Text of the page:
(6) When reviewing a motion to withdraw and an accompanying brief under Rule 26(c), this Court must: (i) be satisfied that defense counsel has made a conscientious examination of the record and the law for arguable claims; and (ii) must conduct its own review of the record and determine whether the appeal is so totally devoid of at least arguably appealable issues that it can be decided without an adversary presentation. This Court reviews the Superior Court's denial of postconviction relief for abuse of discretion and questions of law de novo. When reviewing the Superior Court's denial of a motion for postconviction relief, this Court must first consider the procedural requirements of Superior Court Criminal Rule 61 ("Rule 61") before addressing any substantive issues. We agree with the Superior Court that the procedural bars of Rule 61(i) did not bar Washington's timely claims of ineffective assistance of counsel.
(7) To prevail on an ineffective assistance of counsel claim, a defendant must establish that: (i) his counsel's representation fell below an objective standard of reasonableness; and (ii) but for counsel's unprofessional errors, the outcome of his trial would have been different. Although not insurmountable, the Strickland standard is highly demanding and leads to a "strong presumption that the representation was professionally reasonable." Washington first contends that his trial counsel was ineffective because he failed to object to late discovery produced by the State or seek a continuance and as a result was unfamiliar with the evidence against Washington. According to Washington, the late disclosure of witness Ryan Geary, an inmate who testified that Washington told him that he was involved in the First State Lanes shooting, deprived his counsel of time to gather impeachment evidence and prepare an effective cross-examination. Washington raises the same claim with respect to witness JoeQwell Coverdale, who testified that Washington was at First State Lanes the night of the shooting and that Washington said he thought he hit one of the victims.
(8) Based on its review of trial counsel's affidavit and the record, the Superior Court rejected Washington's claims that his trial counsel was unfamiliar with the evidence against Washington or ineffective in his handling of Geary. The Superior Court noted that Washington's trial counsel represented in his affidavit that he was fully aware of the State's evidence against Washington and concluded that there was no indication in the record that trial counsel was unaware of any of the evidence provided by the State. The Superior Court also found that the cross-examination of Geary reflected appropriate strategy by trial counsel and that Washington had failed to overcome the strong presumption of professionally reasonable representation by counsel. We agree with the analysis and conclusion of the Superior Court. Washington's ineffective assistance of counsel claims relating to his trial counsel's familiarity with the evidence and handling of Ryan Geary are therefore without merit.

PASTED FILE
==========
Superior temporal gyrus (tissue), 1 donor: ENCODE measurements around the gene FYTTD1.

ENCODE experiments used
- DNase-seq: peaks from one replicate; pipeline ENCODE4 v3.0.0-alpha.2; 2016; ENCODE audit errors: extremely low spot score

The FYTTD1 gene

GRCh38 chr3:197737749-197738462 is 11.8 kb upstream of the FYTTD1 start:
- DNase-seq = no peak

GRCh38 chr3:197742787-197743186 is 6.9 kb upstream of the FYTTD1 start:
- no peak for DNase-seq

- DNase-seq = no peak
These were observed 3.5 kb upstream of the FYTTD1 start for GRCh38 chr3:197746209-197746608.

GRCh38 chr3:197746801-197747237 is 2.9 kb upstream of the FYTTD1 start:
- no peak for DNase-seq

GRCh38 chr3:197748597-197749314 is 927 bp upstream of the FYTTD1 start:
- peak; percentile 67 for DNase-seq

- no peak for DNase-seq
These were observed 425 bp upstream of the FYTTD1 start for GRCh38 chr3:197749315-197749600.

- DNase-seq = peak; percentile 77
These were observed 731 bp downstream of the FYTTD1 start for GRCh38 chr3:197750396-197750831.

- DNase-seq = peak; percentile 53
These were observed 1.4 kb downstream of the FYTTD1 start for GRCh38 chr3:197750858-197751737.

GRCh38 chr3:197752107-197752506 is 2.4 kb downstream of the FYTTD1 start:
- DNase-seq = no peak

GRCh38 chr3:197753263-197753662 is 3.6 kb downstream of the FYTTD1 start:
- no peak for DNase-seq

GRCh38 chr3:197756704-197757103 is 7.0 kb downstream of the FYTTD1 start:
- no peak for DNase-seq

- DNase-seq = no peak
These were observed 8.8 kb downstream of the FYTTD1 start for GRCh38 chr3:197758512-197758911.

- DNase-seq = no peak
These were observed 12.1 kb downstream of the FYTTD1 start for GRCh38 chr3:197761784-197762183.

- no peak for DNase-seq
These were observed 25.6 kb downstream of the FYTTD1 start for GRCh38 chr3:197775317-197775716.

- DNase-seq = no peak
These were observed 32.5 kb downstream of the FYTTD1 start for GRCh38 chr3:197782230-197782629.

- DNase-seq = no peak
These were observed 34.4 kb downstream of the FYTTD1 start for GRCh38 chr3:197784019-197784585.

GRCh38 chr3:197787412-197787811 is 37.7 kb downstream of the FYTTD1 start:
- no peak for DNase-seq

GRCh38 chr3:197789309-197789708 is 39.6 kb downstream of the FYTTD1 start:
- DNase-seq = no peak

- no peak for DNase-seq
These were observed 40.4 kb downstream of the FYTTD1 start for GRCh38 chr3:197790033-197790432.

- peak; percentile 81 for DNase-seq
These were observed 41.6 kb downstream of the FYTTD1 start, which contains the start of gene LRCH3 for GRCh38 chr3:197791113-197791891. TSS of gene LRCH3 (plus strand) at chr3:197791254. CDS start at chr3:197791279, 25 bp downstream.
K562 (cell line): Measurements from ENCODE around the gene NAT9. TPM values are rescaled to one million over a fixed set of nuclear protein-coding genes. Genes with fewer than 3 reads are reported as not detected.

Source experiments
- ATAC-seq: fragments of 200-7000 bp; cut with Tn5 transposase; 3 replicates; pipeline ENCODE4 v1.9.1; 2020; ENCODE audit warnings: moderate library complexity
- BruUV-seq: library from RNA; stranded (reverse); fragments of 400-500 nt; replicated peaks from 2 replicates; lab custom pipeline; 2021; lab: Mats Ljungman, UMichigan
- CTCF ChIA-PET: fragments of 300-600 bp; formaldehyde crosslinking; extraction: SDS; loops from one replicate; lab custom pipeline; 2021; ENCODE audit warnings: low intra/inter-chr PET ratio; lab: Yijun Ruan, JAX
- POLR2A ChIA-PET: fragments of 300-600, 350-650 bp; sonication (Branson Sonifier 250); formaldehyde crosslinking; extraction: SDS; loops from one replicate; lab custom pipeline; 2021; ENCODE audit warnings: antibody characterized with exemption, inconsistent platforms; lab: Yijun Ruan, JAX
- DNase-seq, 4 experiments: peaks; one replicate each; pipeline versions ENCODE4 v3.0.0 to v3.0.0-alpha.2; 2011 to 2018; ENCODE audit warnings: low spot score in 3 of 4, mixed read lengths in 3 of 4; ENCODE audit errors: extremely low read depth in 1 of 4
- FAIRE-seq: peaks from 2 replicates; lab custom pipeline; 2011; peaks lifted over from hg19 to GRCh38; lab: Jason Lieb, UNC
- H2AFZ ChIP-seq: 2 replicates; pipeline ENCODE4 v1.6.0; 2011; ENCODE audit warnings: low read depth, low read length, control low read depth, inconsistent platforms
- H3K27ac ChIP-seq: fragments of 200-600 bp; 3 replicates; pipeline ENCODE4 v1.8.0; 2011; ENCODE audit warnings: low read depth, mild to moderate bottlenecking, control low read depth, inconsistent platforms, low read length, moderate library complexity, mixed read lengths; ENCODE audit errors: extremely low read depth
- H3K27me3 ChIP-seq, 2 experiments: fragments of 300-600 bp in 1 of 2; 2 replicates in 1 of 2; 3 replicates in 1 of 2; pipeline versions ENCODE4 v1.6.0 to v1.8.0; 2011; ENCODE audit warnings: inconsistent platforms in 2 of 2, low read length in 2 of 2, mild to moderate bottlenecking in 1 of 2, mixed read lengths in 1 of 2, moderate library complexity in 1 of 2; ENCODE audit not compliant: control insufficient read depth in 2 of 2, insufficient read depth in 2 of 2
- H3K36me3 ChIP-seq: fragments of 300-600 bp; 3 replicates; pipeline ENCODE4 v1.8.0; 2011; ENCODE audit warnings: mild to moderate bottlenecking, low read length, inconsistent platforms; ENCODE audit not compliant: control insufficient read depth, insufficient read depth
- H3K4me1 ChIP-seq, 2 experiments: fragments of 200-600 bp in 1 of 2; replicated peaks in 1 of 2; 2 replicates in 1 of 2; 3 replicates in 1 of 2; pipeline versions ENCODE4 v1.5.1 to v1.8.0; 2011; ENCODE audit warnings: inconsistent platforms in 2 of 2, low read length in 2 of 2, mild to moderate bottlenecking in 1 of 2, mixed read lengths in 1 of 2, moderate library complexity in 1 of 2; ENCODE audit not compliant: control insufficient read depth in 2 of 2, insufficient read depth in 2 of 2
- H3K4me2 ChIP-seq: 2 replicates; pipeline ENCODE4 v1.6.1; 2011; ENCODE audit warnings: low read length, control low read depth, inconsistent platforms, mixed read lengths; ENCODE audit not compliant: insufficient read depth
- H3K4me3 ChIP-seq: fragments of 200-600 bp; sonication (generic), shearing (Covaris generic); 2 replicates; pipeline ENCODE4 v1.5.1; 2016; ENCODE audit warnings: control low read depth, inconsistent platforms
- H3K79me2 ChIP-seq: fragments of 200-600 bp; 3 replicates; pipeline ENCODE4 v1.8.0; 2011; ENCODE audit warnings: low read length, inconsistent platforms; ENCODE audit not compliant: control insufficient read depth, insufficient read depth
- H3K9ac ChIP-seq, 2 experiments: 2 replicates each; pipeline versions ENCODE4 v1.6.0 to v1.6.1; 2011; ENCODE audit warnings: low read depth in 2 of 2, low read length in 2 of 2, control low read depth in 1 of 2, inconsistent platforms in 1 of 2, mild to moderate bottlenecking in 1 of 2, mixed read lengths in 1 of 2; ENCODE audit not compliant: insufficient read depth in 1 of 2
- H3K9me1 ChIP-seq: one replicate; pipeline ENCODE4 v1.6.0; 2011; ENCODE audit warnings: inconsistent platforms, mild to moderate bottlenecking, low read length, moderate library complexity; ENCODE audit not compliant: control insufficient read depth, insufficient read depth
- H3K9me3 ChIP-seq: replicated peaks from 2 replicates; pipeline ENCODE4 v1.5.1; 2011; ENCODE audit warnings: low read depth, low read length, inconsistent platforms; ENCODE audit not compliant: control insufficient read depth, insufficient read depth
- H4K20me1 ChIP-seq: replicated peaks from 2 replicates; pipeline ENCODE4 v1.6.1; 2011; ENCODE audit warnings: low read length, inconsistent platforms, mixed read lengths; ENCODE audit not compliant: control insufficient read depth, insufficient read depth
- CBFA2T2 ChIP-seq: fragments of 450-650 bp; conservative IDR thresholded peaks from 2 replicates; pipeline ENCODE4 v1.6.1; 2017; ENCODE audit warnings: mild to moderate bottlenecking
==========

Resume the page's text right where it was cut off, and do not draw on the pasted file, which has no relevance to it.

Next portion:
(9) As to Washington's ineffective assistance of counsel claim regarding Coverdale, this claim was not raised his motion for postconviction relief. Washington points to an unnotarized affidavit filed with the Superior Court on January 7, 2013 in which Coverdale purportedly retracted his trial testimony, but this affidavit was not referenced or included in Washington's first postconviction motion. The postconviction motion also did not include Washington's claim that his trial counsel was ineffective because he failed to call or subpoena his mother and two other individuals as witnesses, despite Washington's requests, in order to attack Coverdale's testimony. Washington included an affidavit of his mother dated December 1, 2014 in the appendix accompanying his opening brief, but this affidavit was not included with his postconviction motion. We will not consider these claims for the first time on appeal.
(10) Washington next contends that his trial counsel was ineffective because his failure to show Washington video surveillance of the crime before trial led to Washington declining the State's plea offer. Like the previous claims, this claim was not raised in Washington's postconviction motion and we will not consider it for the first time on appeal.
(11) Finally, Washington's claim that he was entitled to an evidentiary hearing in the Superior Court is without merit. It was within the Superior Court's discretion to decide his postconviction motion without an evidentiary hearing.The Superior Court did not err in deciding Washington's motion for postconviction relief without an evidentiary hearing.
(12) This Court has reviewed the record carefully and has concluded that Washington's appeal is wholly without merit and devoid of any arguably appealable issue. We also are satisfied that Postconviction Counsel has made a conscientious effort to examine the record and the law and has properly determined that Washington could not raise a meritorious claim in this appeal.
NOW, THEREFORE, IT IS ORDERED that the judgment of the Superior Court is AFFIRMED. The motion to withdraw is moot.